3 SEP 09: L-E-Ominous
Well, what do you know -- maybe I wasn't seeing things when I looked at this week's issues of the Columbus Ledger-Enquirer after all. The newspaper is taking the next tough steps in a financial diet. And since its version of Slimfast wasn't fast enough, now it's gone to the 40-hour approach....
The Ledger-Enquirer's web site announced Wednesday almost half the newspaper's staff will take mandatory furloughs. They begin this weekend, and must be taken by 12 December. That's too bad - because furloughed Muscogee County teachers might have come in to write great stories during winter break.
The furloughs at the Ledger-Enquirer will last for one week without pay. That's worse than the three-day layoffs planned in Muscogee County Schools. But unlike the school district, the newspaper did NOT announce plans to take any days off. Strange - that's what almost all other media outlets in Columbus are doing.
It's interesting to read which Ledger-Enquirer staff members are exempt from the furloughs. Employees who prepare The Bayonet get to keep working. Well, unless they plan to change the name of a furlough to the more military "stand-down" or cease-fire.
The advertising department of the Ledger-Enquirer also will escape mandatory furloughs. In fact, any salesperson who exceeds the September monthly goal might receive an awarded from the National Newspaper Publishers Association.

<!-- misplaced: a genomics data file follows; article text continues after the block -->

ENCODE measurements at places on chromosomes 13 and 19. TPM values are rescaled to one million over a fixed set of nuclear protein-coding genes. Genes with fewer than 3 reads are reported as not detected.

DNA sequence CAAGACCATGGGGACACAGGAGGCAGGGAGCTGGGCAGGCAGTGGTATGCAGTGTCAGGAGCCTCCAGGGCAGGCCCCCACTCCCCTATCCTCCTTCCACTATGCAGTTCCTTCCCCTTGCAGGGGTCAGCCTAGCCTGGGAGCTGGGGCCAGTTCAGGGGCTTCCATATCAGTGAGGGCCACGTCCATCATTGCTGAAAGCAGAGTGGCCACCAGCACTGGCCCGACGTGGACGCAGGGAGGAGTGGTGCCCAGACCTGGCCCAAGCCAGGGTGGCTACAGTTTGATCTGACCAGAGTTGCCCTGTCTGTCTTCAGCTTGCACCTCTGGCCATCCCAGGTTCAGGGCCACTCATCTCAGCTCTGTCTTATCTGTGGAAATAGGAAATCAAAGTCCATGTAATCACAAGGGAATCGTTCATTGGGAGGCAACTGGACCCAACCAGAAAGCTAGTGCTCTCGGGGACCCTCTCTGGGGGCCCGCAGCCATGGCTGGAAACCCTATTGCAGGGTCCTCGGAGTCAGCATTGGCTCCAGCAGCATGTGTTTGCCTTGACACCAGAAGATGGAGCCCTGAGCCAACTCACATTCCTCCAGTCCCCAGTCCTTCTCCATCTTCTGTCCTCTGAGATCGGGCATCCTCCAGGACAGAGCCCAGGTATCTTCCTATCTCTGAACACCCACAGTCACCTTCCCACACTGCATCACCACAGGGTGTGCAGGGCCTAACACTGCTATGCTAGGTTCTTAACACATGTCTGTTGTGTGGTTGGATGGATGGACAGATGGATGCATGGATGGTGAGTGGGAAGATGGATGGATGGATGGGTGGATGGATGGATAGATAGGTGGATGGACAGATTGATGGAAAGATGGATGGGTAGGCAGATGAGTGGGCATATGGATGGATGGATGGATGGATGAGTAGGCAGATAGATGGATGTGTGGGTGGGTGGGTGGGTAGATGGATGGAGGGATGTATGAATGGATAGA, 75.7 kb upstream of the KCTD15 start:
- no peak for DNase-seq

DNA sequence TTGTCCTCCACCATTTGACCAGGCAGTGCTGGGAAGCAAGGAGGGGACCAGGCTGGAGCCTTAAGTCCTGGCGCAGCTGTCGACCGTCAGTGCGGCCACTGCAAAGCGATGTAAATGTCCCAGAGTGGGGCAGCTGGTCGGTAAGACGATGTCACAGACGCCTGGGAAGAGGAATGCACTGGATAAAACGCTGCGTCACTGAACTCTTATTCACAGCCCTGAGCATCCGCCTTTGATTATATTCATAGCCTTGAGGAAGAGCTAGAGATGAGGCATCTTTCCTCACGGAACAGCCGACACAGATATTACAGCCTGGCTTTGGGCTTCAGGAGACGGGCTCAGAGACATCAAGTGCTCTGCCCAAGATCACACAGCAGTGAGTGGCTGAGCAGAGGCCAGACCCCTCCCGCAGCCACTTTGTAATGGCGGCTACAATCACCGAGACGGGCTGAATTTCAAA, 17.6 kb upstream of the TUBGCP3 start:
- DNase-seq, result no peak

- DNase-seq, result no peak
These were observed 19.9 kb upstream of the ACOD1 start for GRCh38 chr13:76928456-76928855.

You can find all sorts of reasons to explain the Ledger-Enquirer's plight. The economy is struggling. Newspaper sales are down from coast to coast, as people get their news online. And growing numbers of people apparently are using plastic grocery bags to line the bottoms of bird cages....
Recent staff cuts at the Ledger-Enquirer clearly are hurting the newspaper's coverage of stories. Take Wednesday, when it reported Bert Coker opposes the school sales tax question -- something he told this blog last week [26 Aug]. The small news team may be so busy that there's no time for web-surfing.
(That "breaking news" item also disclosed local government critic Paul Olson opposes the school SPLOST. Olson told us that last week as well, as he happened to drive into Bert Coker's driveway while we were on the phone with Coker. But Olson called his comments to us "off the record" - so you see, he's at least trying to help the newspaper.)
Give the Ledger-Enquirer credit for one thing - it was honest with its readers, by announcing the staff furloughs on its web site. The WRBL news team has taken plenty of furlough days in the last year, but I haven't heard it mentioned on the air. As Wayne Bennett told me before he retired in May, news shops seem to report on every economic cutback except their own.
In fact, I can now reveal the WXTX "Fox 54 Morning News" was canceled last December partly due to corporate-ordered staff cuts. Five employees lost their jobs -- but a couple were rehired in recent months. And Friday entertainment reporter Wes Carroll actually found steady work, replacing another laid-off man at WDAK radio.
There are other cuts the Ledger-Enquirer could take, which still have not happened. We speculated here in January the newspaper might stop Monday editions, yet they're still coming out. The paper could suspend home delivery, and mail each edition as Americus does. And the paper could be reduced to tabloid-size - to match what critics say it's become, with crime news on page one.